LHC Officially Becomes Most Powerful Accelerator

Well, they’ve done it: at 2028 GMT, 29 November 2009 the Large Hadron Collider officially became the most powerful particle accelerator ever built by humans. One of the proton beams in the LHC was powered up to 1.05 teraelectron volts (TeV) at that time, and three hours later both of the beams were powered to 1.18 TeV. This breaks the previous record held by the Fermilab accelerator in Chicago, which has held the record of .98 TeV since 2001.

Despite the initial problems that the largest scientific instrument ever built had this past year, things seem to be progressing smoothly. Last week, the proton-proton beams were collided for the first time. This latest record accelerated the protons to 0.9997 times the speed of light.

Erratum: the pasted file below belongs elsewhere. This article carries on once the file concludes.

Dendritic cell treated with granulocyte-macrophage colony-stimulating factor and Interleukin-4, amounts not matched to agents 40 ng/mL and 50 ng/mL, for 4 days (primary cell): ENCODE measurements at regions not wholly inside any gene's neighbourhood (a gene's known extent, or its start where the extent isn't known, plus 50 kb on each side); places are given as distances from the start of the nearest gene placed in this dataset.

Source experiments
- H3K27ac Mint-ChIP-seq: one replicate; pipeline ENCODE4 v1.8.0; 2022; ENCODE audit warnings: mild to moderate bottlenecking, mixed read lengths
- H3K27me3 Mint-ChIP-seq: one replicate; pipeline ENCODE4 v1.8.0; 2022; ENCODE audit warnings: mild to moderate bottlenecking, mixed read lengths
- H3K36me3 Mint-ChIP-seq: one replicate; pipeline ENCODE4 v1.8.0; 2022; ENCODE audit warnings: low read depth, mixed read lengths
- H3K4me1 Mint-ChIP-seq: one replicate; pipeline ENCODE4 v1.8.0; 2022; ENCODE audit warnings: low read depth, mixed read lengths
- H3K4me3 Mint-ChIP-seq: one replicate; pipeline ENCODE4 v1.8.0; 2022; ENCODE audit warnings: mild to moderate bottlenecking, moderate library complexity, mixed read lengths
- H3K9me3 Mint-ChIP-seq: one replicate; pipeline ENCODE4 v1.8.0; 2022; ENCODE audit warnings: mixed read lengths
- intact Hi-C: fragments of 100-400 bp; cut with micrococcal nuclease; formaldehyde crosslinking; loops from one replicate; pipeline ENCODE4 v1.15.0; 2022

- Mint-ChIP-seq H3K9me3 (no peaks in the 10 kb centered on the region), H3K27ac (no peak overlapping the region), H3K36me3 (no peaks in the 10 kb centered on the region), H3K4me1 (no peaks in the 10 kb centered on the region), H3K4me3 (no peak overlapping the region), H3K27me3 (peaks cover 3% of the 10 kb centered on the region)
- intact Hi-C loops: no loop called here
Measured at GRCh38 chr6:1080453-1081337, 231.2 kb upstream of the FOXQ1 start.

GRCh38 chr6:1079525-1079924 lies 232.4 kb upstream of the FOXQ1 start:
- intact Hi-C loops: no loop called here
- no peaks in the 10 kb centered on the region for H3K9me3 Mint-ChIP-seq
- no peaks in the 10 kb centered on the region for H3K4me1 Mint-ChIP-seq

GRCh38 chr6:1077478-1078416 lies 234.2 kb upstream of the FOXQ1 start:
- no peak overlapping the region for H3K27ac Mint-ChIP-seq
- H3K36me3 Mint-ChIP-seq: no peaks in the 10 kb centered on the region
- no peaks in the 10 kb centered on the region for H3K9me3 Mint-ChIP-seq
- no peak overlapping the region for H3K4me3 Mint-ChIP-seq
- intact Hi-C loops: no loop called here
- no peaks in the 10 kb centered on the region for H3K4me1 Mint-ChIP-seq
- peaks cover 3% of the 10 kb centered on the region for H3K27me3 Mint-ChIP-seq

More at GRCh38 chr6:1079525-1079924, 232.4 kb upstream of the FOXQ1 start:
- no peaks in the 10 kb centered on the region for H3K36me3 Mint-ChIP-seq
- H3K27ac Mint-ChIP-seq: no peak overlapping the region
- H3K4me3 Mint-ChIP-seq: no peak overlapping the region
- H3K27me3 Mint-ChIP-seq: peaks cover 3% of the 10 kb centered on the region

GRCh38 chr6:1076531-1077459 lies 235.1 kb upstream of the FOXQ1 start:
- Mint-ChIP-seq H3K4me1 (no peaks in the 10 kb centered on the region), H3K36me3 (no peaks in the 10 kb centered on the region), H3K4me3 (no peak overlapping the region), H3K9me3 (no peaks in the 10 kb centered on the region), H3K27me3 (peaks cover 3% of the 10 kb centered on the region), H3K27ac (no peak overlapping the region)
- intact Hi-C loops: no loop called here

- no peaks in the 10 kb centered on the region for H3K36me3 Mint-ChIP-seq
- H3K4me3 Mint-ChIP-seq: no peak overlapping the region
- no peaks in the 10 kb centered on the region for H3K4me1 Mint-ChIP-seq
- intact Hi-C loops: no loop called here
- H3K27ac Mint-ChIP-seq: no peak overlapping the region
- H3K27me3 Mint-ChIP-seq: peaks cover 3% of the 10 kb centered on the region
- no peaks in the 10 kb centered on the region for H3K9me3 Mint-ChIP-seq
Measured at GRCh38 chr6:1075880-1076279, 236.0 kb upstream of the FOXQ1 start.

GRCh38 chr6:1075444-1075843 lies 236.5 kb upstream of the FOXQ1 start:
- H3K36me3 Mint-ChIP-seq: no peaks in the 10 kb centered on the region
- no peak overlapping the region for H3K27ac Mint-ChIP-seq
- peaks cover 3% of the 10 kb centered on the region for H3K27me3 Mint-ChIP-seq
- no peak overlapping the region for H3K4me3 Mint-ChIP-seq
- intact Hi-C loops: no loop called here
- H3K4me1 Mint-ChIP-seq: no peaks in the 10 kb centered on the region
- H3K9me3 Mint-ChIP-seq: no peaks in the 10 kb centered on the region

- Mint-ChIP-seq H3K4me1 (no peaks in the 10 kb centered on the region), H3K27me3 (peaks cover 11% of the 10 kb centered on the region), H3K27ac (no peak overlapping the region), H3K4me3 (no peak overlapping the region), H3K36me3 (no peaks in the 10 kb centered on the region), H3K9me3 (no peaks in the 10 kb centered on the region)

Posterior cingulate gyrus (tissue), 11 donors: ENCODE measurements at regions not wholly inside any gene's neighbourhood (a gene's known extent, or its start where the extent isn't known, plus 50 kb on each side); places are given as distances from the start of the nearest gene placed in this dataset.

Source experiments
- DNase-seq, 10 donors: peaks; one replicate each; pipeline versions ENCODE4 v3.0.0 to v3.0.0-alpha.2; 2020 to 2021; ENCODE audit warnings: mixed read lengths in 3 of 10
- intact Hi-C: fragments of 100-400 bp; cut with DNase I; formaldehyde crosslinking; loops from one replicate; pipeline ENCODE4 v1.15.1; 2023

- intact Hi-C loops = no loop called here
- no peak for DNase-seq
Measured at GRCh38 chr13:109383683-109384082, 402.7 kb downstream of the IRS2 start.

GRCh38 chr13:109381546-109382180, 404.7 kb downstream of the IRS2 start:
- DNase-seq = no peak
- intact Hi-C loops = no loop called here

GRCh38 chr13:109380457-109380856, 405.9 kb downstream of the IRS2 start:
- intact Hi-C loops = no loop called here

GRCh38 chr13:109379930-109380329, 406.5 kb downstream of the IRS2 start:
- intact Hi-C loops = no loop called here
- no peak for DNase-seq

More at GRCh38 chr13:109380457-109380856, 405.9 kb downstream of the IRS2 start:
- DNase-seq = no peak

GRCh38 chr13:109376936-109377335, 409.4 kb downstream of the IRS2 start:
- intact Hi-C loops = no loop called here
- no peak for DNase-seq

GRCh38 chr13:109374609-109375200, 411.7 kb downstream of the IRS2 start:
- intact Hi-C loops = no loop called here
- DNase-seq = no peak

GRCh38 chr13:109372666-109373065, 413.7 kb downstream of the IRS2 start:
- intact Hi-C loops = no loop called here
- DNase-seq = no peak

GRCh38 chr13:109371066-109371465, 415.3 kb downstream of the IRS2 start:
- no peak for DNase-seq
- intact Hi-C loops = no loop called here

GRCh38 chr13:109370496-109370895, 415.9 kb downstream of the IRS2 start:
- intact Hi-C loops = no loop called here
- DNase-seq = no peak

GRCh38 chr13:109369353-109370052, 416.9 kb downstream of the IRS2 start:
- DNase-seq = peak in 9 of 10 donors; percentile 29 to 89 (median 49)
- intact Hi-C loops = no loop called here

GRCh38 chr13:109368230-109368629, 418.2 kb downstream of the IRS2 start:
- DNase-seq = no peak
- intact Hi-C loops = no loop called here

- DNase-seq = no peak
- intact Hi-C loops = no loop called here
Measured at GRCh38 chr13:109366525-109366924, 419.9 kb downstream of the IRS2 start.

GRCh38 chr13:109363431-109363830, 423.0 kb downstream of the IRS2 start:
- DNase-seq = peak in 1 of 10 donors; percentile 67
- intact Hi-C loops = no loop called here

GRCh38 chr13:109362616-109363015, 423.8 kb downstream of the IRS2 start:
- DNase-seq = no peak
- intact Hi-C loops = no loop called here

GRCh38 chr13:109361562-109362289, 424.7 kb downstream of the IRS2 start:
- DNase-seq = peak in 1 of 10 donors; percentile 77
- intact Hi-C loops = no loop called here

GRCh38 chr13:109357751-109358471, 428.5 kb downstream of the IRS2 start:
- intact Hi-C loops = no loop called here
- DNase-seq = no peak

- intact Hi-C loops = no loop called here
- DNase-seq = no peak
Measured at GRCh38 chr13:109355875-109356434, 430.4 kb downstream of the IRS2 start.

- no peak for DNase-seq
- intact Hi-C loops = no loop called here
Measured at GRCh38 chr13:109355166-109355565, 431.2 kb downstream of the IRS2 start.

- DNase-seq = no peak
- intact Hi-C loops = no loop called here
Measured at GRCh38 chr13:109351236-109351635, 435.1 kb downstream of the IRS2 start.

No new collisions were seen at this latest milestone, as it is just part of the process of powering up the beams to the projected 7 TeV needed for the first experiments of next year. Each beam will be powered up to 3.5 TeV to smash protons in order to re-create the conditions that existed near the time of the Big Bang, and help physicists understand the fundamental nature of matter. The 7 TeV goal should be reached by the end of December, and the first collisions at the amazing energies of the LHC will occur in early 2010.

Director-General of CERN Rolf Heuer said the recent progress has been fantastic. “However, we are continuing to take it step by step, and there is still a lot to do before we start physics in 2010,” he said. “I’m keeping my champagne on ice until then.”

The LHC, is a 27 km (17 mile) long circular tunnel composed of super-cooled, superconducting magnets that runs underneath the town of Geneva, Switzerland. By colliding protons together at such energetic speeds, some fundamental questions about what matter is made of, and what the conditions were like around the earliest times of our Universe may be answered.

You can follow further advancements of the LHC at CERN’s site, on Twitter or right here at Universe Today!

Source: CERN